The U.S. Census Bureau Adopts Differential Privacy John

The U.S. Census Bureau Adopts Differential Privacy John

The U.S. Census Bureau Adopts Differential Privacy John M. Abowd Chief Scientist and Associate Director for Research and Methodology U.S. Census Bureau 2018 International Methodology Symposium Ottawa, Ontario, Canada November 9, 2018 Acknowledgments and Disclaimer The opinions expressed in this talk are my own and not necessarily those of the U.S. Census Bureau The application to the Census Bureaus 2020 publication system incorporates work by Daniel Kifer (Scientific Lead), Simson Garfinkel (Senior Computer Scientist for Confidentiality and Data Access), Tamara Adams, Robert Ashmead, Michael Bentley, Stephen Clark, Aref Dajani, Jason Devine, Nathan Goldschlag, Michael Hay, Cynthia Hollingsworth, Meriton Ibrahami, Michael Ikeda, Philip Leclerc, Ashwin Machanavajjhala, Christian Martindale, Gerome Miklau, Brett Moran, Edward Porter, Sarah Powazek, Anne Ross, William Sexton, and Lars Vilhuber [link to the September 2018 Census Scientific Advisory Committee presentation] Parts of this talk were supported by the National Science Foundation, the Sloan Foundation, and the Census Bureau (before and after my appointment started) 2

Disclosure Avoidance for the 2010 Census 3 This is the official form for all the people at this address. It is quick and easy, and your answers are protected by law. 4 2010 Census of Population and Housing Basic results from the 2010 Census: Total population

308,745,538 Household population 300,758,215 Group quarters population Households 7,987,323 116,716,292 5 2010 Census Person-Level Database Schema Variables Distinct values Habitable blocks 10,620,683 Habitable tracts

73,768 Sex 2 Age 115 Race/Ethnicity (OMB Categories) 126 Race/Ethnicity (SF2 Categories) 600 Relationship to person 1 National histogram cells (OMB Categories) 17 492,660 6

2010 Census: Summary of Publications (approximate counts) Publication Released counts (including zeros) PL94-171 Redistricting 2,771,998,263 Balance of Summary File 1 2,806,899,669 Summary File 2 2,093,683,376 Public-use micro data sample Lower bound on published statistics Statistics/person

30,874,554 7,703,455,862 25 7 The 2000 and 2010 Disclosure Avoidance System operated as a privacy filter: Blue = Public Data Red = Confidential Data Raw data from respondents: Decennial Response File Selection & unduplication: Census Unedited File Edits, imputations: Census Edited File

Confidentiality edits (household swapping), tabulation recodes: Hundred-percent Detail File Pre-specified tabular summaries: PL94-171, SF1, SF2 (SF3, SF4, in 2000) Special tabulations and post-census research 8 The protection system relied on swapping households: Advantages of swapping:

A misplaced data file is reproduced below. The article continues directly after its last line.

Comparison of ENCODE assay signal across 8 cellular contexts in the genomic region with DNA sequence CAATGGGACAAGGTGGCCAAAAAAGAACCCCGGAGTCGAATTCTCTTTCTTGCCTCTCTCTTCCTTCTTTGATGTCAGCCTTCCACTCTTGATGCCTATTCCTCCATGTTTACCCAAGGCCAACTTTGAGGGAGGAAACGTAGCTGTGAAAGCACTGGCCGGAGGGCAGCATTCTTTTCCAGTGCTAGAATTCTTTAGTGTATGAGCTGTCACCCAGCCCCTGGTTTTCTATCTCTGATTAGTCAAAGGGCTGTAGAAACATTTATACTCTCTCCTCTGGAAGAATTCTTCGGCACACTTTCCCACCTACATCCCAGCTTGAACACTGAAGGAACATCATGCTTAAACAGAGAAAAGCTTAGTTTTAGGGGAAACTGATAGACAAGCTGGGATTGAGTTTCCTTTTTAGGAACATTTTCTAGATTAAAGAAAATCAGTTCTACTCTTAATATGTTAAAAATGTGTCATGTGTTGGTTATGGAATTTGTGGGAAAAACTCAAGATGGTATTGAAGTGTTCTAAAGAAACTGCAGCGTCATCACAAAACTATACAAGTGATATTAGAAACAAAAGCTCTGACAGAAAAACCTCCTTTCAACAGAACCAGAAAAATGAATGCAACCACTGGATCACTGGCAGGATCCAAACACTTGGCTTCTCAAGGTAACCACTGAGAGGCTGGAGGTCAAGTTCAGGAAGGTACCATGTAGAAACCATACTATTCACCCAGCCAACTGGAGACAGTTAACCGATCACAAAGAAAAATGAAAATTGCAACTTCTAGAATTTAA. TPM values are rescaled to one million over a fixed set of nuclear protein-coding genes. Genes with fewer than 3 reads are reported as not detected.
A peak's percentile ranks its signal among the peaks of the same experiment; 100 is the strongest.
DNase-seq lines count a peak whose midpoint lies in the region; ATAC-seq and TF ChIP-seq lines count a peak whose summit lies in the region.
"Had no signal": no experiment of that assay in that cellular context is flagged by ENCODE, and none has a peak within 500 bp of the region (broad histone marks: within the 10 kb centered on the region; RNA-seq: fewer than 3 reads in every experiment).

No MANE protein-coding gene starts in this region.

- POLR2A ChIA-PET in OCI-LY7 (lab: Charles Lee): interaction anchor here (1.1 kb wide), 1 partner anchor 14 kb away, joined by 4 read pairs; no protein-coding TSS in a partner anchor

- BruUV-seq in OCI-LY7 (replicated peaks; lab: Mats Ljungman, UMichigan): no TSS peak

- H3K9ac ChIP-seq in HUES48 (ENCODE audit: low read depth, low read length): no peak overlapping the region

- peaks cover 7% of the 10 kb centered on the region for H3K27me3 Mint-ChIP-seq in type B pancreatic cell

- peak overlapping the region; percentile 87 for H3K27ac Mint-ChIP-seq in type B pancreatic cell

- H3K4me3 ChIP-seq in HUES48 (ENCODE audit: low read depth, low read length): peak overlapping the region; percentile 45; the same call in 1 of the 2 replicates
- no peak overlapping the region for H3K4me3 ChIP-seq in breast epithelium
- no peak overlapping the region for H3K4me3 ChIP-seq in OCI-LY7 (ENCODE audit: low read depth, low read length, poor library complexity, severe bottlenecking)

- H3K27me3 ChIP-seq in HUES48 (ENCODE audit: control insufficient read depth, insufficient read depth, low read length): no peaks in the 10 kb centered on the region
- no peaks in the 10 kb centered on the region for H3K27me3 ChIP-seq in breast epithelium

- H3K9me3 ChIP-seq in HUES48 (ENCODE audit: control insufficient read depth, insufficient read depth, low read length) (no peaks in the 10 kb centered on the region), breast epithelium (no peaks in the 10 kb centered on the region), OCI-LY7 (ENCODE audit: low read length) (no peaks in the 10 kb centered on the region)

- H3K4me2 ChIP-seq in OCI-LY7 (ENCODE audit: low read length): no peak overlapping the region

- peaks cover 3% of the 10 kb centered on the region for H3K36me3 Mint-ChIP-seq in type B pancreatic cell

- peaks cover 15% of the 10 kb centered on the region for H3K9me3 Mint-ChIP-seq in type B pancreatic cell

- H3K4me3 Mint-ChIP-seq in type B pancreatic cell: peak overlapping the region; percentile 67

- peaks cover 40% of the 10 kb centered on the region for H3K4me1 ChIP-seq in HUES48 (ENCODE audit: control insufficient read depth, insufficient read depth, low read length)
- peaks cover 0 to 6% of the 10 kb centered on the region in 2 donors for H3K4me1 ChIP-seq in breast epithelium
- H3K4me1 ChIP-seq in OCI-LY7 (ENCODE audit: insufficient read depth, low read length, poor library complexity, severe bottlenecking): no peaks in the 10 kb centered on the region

Easy to understand Does not affect state counts if swaps are within a state Can be run state-by-state Operation is invisible to rest of Census processing Town 1 Disadvantages: Does not consider or protect against database reconstruction attacks Does not provide formal privacy guarantees Swap rate and details of swapping must remain secret Privacy guarantee based on the lack of external data Town 2 State X 9 Database Reconstruction

10 (Dinur Nissim 2003): Database Reconstruction A statistical database can be reconstructed with a relatively small number of random queries Previous work showed that query privacy could only be assured: By tracking every query Even then, it is exponentially hard This work proposes a generalized solution by adding noise 11 The database reconstruction theorem is the death knell for traditional data publication systems from confidential sources, including those used by national statistical offices. 12

Reconstruction Equation System Collect more than 5 billion statistics from official 2010 Census tables. From the sample space at the block and tract level (2 x 115 x 2 x 63 = 28,980), write the linear equations for each sample statistic, including zeros. 13 Properties of the Reconstruction We created equations to solve for the underlying population for every census tract and block The solution: Cant be overdetermined (known to come from a real person table) Usually underdetermined: most blocks have many solutions All solutions share some exact images For example, block and voting-age variables are the same in every solution Full details will be released soon 14